Johnny Cash's Family Slam White Nationalists Wearing Cash Shirt

Johnny Cash's children want the world to know that the "Man in Black" was not a fan of the guys in white hoods. A statement posted on Rosanne's Cash's Facebook page appeared after video surfaced of a neo-Nazi protester in Charlottesville wearing a Johnny Cash T-shirt. The statement, from all five of Cash's kids, read: "We were sickened by the association. Johnny Cash was a man whose heart beat with the rhythm of love and social justice. He received humanitarian awards from, among others, the Jewish National Fund, B'nai Brith, and the United Nations." They continued saying Cash "would be horrified at even a casual use of his name or image for an idea or a cause founded in persecution and hatred. The statement continues: "The white supremacists and neo-Nazis who marched in Charlottesville are poison in our society, and an insult to every American hero who wore a uniform to fight the Nazis in WWII. Our dad told each of us, over and over throughout our lives, 'Children, you can choose love or hate. I choose love.'" (Austin American-Statesman)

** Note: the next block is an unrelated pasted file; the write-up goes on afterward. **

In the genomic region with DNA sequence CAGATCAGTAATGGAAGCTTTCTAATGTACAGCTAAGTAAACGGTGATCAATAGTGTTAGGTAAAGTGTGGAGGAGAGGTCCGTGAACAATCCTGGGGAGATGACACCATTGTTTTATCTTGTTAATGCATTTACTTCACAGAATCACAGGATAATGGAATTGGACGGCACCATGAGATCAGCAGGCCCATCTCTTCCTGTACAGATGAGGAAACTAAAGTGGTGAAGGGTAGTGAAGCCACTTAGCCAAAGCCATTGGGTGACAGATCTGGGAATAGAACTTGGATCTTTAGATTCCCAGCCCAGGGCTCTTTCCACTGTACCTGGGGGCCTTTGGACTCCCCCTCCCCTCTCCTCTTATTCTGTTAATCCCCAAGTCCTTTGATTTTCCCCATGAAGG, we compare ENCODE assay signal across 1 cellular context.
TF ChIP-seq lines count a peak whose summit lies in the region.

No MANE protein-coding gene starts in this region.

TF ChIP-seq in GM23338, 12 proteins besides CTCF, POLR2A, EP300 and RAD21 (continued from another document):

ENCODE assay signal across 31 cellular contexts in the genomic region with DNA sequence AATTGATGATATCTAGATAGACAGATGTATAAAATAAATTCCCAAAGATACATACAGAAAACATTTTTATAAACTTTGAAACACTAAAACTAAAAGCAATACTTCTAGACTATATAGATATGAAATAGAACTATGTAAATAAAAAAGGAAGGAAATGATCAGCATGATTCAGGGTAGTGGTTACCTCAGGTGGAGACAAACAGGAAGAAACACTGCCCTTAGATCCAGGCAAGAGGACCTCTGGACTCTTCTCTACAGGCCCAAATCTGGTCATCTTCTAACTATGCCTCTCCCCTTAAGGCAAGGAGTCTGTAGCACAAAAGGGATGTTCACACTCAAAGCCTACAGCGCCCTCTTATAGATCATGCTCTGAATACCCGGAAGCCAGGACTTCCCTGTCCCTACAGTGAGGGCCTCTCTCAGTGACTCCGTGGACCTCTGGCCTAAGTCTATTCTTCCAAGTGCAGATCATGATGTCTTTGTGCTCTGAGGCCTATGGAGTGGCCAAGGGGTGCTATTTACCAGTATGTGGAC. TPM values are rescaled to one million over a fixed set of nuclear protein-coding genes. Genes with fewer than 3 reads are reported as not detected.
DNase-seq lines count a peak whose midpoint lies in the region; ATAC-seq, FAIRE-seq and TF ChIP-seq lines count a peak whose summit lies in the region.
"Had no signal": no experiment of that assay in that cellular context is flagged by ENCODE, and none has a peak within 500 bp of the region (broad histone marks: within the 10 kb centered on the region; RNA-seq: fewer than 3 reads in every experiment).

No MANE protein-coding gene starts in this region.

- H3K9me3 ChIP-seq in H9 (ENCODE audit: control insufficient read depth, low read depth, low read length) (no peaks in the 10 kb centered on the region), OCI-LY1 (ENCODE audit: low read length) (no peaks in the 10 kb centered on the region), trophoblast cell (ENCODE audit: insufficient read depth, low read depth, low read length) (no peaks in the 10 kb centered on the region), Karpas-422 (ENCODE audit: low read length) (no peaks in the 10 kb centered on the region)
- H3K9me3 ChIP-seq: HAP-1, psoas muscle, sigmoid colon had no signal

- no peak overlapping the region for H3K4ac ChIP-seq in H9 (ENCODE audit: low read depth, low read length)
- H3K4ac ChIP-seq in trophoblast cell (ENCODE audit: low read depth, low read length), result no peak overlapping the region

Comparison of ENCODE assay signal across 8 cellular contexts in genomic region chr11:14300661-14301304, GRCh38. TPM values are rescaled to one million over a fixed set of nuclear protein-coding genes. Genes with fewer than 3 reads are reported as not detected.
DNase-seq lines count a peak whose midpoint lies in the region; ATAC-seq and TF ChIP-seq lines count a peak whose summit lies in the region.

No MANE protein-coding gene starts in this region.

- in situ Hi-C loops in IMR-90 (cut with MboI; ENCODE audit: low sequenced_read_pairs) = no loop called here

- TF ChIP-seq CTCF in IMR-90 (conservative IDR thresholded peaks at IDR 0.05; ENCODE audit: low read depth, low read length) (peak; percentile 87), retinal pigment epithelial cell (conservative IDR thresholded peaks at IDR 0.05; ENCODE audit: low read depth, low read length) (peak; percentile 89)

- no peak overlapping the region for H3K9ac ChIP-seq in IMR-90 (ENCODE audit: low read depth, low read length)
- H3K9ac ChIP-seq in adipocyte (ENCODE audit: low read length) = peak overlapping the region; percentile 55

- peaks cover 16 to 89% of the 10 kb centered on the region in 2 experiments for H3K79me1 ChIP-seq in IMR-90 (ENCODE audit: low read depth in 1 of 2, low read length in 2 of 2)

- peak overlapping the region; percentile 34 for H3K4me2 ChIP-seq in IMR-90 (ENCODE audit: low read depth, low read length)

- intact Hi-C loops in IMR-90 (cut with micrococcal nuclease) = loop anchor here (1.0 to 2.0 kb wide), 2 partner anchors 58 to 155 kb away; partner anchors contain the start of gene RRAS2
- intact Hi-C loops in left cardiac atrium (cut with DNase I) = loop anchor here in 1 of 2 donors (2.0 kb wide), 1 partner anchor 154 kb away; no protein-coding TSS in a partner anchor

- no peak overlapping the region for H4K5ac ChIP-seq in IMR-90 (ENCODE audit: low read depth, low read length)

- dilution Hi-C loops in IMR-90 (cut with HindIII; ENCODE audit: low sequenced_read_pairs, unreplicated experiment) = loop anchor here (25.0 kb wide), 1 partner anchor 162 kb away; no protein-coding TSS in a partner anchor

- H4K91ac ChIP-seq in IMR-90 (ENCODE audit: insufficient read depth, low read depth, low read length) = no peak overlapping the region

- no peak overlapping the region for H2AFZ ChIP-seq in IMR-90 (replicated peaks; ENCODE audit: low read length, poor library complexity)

Moore Tragedy 

Sandra Moore of Georgia said, "I just don't know how much more we can take." Moore's grandson, 7-year-old Ethan Fain, was mauled by two dogs who pulled him out of a tree and attacked him last Christmas Eve. Ethan lost his right ear and suffered serious damage to his left ear. His injuries also required 300 stitches. Now another tragedy has befallen the family. On Aug. 7, Ethan was with his mom, Tracy Dowdy Fain, at the hospital getting stitches from a reconstructive surgery removed, when suddenly, Fain, who had complained of a headache, collapsed. Doctors found she suffered a brain aneurysm and stroke. Her daughter, Jessica Dowdy, says she wouldn't have survived if she wasn't already in a hospital when it happened. In the coming days, the swelling in Fain's brain got worse, and she was declared brain dead Tuesday. "Her body is still here, but her soul is gone," Dowdy says. The family still hasn't told Ethan. Dowdy said, "All he knows is mommy is sick and the doctors are trying to make her better like they made him better." A GoFundMe account has been set up for Fain, who also lost a nephew last month. (New York Daily News)

We Found Your Ring

Back in 2004, Mary Grams was pulling weeds on her family farm in Alberta, Canada and somehow lost her engagement ring in the process. All these years later, the ring has turned up, incredibly, with a carrot growing through the middle of it! It seems her daughter-in-law plucked the lucky carrot from the ground, and her son immediately recognized it as his mom's lost ring. 84-year-old Mary said, "I'm going to wear it because it still fits!" Sadly, her husband died five years ago. He gave her the ring in 1951. (CBC)

Silent Song Tops iTunes